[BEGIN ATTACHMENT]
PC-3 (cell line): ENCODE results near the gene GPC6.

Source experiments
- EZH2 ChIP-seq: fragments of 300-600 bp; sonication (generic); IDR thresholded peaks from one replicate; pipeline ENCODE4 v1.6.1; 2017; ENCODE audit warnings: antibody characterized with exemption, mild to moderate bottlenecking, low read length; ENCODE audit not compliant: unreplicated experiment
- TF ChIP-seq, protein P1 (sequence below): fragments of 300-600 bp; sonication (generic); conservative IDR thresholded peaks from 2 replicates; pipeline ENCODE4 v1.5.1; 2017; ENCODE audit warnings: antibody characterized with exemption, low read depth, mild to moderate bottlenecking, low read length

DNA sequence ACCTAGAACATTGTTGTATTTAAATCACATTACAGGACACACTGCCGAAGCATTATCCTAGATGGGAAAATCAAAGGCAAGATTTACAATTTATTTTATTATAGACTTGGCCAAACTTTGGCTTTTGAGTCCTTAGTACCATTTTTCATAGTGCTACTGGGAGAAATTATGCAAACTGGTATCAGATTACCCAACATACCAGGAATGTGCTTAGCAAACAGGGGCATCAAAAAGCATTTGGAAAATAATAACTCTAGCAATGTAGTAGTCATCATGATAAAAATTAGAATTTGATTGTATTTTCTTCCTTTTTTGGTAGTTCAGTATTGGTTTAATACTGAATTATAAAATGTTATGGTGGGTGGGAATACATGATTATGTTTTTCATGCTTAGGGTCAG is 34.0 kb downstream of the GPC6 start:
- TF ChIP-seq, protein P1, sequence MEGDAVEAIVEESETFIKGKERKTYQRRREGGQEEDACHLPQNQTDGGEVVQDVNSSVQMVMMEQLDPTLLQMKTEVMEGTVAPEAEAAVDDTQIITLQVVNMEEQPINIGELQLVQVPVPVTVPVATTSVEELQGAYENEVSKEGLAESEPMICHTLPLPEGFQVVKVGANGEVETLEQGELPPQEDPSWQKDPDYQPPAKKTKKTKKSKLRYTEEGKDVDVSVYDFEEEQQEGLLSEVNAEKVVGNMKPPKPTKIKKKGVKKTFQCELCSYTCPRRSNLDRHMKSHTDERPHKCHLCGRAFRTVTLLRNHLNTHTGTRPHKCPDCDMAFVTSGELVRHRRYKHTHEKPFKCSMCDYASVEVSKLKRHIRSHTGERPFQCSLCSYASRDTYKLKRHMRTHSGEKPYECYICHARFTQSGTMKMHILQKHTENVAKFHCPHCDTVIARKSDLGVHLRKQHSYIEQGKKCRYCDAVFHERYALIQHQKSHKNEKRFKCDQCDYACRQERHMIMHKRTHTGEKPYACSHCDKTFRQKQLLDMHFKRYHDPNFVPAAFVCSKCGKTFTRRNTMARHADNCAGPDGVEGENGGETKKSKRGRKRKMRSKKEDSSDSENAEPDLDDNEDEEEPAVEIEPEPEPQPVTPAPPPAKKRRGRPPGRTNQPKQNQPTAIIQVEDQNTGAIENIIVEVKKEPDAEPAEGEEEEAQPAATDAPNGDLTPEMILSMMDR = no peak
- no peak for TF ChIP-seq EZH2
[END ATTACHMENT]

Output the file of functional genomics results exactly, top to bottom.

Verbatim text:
PC-3 (cell line): ENCODE results near the gene GPC6.

Source experiments
- EZH2 ChIP-seq: fragments of 300-600 bp; sonication (generic); IDR thresholded peaks from one replicate; pipeline ENCODE4 v1.6.1; 2017; ENCODE audit warnings: antibody characterized with exemption, mild to moderate bottlenecking, low read length; ENCODE audit not compliant: unreplicated experiment
- TF ChIP-seq, protein P1 (sequence below): fragments of 300-600 bp; sonication (generic); conservative IDR thresholded peaks from 2 replicates; pipeline ENCODE4 v1.5.1; 2017; ENCODE audit warnings: antibody characterized with exemption, low read depth, mild to moderate bottlenecking, low read length

DNA sequence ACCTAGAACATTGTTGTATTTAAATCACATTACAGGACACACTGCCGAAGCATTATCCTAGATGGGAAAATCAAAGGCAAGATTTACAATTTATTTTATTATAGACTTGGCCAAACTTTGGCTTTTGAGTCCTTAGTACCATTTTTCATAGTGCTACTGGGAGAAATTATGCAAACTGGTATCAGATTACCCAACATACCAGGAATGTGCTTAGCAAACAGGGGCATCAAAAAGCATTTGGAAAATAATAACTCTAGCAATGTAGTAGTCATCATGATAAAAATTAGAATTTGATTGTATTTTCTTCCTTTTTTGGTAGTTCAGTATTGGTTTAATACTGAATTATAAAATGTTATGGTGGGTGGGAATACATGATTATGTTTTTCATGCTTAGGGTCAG is 34.0 kb downstream of the GPC6 start:
- TF ChIP-seq, protein P1, sequence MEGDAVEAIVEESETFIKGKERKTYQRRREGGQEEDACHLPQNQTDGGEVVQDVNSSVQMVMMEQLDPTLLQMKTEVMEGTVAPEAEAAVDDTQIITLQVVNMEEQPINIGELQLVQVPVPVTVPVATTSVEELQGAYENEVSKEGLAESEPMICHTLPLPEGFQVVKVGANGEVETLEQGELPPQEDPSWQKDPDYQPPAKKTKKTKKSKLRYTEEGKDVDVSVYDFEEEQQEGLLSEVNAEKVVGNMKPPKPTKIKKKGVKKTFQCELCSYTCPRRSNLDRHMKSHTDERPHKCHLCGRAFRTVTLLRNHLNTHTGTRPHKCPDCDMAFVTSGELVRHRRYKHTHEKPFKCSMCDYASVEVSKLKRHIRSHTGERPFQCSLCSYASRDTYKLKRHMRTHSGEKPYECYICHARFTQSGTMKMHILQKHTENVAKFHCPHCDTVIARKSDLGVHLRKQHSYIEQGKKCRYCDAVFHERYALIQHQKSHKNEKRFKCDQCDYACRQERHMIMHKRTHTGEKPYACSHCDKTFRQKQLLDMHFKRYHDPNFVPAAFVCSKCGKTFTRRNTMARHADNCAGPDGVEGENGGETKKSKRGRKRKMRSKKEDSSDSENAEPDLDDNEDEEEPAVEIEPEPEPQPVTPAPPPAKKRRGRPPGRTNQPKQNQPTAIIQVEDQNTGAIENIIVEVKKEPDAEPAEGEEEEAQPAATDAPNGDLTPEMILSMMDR = no peak
- no peak for TF ChIP-seq EZH2